The designer asked the board members which of the three most basic types of logos they preferred (icons/symbols, logotype/wordmark, combination of the two), what notions the logo should represent, did the board have color preferences, and was there a specific mark that should be incorporated into the design.

    The board chose to go with the combination icon plus logotype format and to include the organization’s full name. To reflect the “national” aspect of the organization, the colors red and blue would best suit the purpose.

    The process took two rounds of logos and a vote.

    The final design includes all of the board’s suggestions as well as some whimsical elements – the three-dot ellipsis on the letter N and the star forming the counter in the letter A.

    The new logo will soon be incorporated in all of NAGW’s marketing collateral with the launch of the new website in early 2019.

    New NAGW logo


    Where To Begin In A Website Redesign Project

    NAGW Navigator: Volume 1 • Issue 4 • Summer 2018

    by Leslie Labrecque

    Redesigning your website can be a daunting project so where do you begin? Fortunately I managed several website redesign projects and I’m here with information you’ll need to have available before you start. Below are a few items that can help you steer your project in the right direction:

    1. Stakeholders: You will need to have key executives in your corner who can help you steer the project should it need help moving along. A suggested pairing of stakeholders would be your IT Director (to help on the technology side) and your Communications Director (to help on the content side). You should meet with your stakeholders monthly to keep them abreast of the project.
    2. Content Analysis Report: A content analysis report contains a listing of the content on your website. You can compare this list with website metrics to see how often the pages are being viewed. Use the content analysis report to rank your pages and try to clean house so you don’t migrate stuff you don't need to your new website.
    3. System Requirements: You need to define what your new website needs to be able to do from a technology perspective so you can pick a system that matches the requirements. It is also helpful to define the gaps with your existing system for comparison's sake. Use the system requirements to rank system demos when you reach that point.
    4. User Feedback: It is helpful to conduct preliminary research to understand what is working and what’s not working on your existing website. It is good to talk to both your external users as well as your fellow staff to understand what is required.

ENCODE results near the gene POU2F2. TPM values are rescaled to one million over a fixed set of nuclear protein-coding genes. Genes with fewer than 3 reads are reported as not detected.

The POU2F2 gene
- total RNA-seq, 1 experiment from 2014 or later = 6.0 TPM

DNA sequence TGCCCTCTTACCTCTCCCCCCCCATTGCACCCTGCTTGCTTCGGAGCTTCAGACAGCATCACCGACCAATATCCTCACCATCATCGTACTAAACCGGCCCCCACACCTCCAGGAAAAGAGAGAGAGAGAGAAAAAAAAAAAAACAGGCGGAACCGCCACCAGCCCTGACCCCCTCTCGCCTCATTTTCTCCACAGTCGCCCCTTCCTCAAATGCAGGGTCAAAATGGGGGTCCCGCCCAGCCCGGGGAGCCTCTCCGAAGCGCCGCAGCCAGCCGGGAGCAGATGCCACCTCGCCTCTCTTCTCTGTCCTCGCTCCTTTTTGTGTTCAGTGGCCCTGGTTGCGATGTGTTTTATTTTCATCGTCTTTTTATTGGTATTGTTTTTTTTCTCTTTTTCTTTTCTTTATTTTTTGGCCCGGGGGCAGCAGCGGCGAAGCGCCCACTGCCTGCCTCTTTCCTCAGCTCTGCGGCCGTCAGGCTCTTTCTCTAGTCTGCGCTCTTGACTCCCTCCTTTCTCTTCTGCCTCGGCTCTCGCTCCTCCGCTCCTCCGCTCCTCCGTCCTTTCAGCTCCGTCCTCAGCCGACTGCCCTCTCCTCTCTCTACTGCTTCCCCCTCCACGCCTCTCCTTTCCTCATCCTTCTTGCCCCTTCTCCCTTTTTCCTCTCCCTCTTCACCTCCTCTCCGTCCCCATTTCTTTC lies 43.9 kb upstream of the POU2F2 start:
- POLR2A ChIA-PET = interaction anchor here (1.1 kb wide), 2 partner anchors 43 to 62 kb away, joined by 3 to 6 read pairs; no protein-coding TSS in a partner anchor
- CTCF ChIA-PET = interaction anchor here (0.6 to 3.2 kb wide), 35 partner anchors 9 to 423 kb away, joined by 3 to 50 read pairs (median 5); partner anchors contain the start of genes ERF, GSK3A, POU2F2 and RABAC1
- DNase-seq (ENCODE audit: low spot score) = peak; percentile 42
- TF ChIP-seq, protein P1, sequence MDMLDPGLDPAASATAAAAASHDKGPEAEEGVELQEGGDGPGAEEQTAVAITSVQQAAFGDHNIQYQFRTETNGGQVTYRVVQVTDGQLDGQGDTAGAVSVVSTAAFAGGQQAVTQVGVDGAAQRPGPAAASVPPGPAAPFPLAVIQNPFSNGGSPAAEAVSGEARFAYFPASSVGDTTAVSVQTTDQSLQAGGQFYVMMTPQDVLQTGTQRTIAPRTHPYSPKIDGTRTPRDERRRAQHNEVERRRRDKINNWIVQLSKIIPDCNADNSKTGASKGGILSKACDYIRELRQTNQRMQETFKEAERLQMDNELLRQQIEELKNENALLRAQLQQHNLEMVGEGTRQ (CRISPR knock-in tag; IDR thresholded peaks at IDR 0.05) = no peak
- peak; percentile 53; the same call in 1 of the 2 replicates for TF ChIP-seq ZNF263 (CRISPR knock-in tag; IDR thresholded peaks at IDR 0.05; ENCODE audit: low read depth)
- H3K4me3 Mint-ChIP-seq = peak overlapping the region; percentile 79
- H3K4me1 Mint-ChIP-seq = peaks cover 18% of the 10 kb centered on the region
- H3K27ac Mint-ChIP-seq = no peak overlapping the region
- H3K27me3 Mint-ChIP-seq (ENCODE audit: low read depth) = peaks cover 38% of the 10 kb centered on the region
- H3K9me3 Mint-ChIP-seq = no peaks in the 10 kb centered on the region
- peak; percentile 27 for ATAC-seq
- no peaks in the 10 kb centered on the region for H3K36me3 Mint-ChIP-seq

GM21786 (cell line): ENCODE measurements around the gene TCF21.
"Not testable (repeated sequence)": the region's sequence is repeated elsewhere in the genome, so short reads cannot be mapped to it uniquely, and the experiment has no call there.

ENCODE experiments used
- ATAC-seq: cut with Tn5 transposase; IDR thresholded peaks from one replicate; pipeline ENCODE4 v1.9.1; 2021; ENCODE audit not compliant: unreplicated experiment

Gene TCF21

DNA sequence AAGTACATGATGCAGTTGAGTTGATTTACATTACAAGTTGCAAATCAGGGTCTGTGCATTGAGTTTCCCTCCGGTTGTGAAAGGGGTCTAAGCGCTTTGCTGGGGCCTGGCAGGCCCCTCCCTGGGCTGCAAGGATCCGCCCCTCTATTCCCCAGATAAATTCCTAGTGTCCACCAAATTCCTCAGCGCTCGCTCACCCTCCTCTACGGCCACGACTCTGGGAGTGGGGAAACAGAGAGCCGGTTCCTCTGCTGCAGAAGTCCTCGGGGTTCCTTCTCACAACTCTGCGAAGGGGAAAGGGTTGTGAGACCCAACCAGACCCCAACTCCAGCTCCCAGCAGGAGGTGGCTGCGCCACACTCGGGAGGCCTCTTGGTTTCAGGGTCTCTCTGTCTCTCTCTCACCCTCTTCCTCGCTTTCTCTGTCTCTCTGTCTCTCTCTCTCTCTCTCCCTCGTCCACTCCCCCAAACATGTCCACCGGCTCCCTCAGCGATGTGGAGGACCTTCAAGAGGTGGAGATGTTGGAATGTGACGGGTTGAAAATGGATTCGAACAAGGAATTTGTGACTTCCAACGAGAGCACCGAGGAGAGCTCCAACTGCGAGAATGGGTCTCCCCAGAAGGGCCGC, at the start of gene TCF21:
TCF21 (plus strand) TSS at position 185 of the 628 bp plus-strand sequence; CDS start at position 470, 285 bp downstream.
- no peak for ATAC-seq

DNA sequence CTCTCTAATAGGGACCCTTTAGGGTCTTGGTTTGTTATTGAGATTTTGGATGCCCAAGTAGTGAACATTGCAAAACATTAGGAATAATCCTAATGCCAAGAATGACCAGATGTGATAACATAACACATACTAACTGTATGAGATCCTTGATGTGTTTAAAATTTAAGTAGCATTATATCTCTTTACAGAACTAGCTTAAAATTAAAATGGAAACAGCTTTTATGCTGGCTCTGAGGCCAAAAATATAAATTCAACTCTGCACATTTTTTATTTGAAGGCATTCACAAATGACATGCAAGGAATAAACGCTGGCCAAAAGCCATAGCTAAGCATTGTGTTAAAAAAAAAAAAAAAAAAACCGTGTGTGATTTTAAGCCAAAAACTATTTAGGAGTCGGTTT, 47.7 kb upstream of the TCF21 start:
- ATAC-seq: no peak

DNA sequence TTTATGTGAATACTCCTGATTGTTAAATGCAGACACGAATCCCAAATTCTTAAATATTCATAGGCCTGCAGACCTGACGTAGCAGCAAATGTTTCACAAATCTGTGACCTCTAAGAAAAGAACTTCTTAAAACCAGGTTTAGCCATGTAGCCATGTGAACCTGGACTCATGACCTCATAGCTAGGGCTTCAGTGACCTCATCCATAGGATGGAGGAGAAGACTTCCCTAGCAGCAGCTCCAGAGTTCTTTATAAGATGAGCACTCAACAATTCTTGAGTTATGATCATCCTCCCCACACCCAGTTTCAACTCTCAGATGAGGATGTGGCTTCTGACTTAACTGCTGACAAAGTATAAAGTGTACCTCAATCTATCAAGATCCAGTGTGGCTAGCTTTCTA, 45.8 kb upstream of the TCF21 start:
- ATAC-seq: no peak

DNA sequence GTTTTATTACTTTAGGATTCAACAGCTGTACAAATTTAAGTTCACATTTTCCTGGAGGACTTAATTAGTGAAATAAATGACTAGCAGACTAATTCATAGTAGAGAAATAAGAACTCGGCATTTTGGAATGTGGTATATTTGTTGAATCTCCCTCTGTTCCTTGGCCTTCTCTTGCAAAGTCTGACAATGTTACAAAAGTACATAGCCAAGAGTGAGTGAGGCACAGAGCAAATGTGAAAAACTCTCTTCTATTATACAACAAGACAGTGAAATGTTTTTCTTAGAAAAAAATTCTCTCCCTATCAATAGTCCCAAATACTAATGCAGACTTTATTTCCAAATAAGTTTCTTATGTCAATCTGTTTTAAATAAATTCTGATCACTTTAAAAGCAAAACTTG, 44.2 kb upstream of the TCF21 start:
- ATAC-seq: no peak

5. Creative Brief: A creative brief is a document you can use to outline the purpose, requirements, expectations and goals for your website. This document is a great starting point for conversations with your graphic designer to convey the purpose of your website.


    A Brief Introduction To Your New Board Member-At-Large

    NAGW Navigator: Volume 2 • Issue 1 • Fall 2018

    by Gregg Turnbull (your new Board Member-At-Large)

    It was summer of 1994, and I had just finished my last day as a summer intern at the Phelps Dodge copper smelter outside Silver City, NM – the small town I had called home since 2nd grade. I was coated in a thin layer of arsenic-rich dust and, looking down at the holes left by acid on my pants and thick work shirt, I realized a life working in a copper mine near a city of roughly twelve thousand would not stick. The following year, I enrolled as a freshman at the University of Arizona in Tucson, AZ, as a Systems Engineer – a major my roommate and I picked at random from the majors catalog.

    Both the move and my fateful choice in major panned out.

    After earning my Bachelor's at U of A, I went on to first work at Motorola – back when Motorola still had cool phones. (Remember the Razr?) After four years in the corporate world, I moved to Phoenix to work in academia, namely, at the Biodesign University at Arizona State University. While at the Institute, I, along with my team, built and supported their public facing website, developed Ruby on Rails apps for use in research, and even worked with a team on the launch of a plasmid (genetic material) clone and storage operation titled, DNASU – a project that netted me a published authorship in a scientific journal. While at the institute, I also researched digital health, quantified self, and worked alongside a Nobel Laureate.

    After fifteen years in the desert, the family had grown weary of the triple digit temps and lack of seasons, as it was no fun jumping in cactus needles in the fall. We packed up and headed north to Colorado.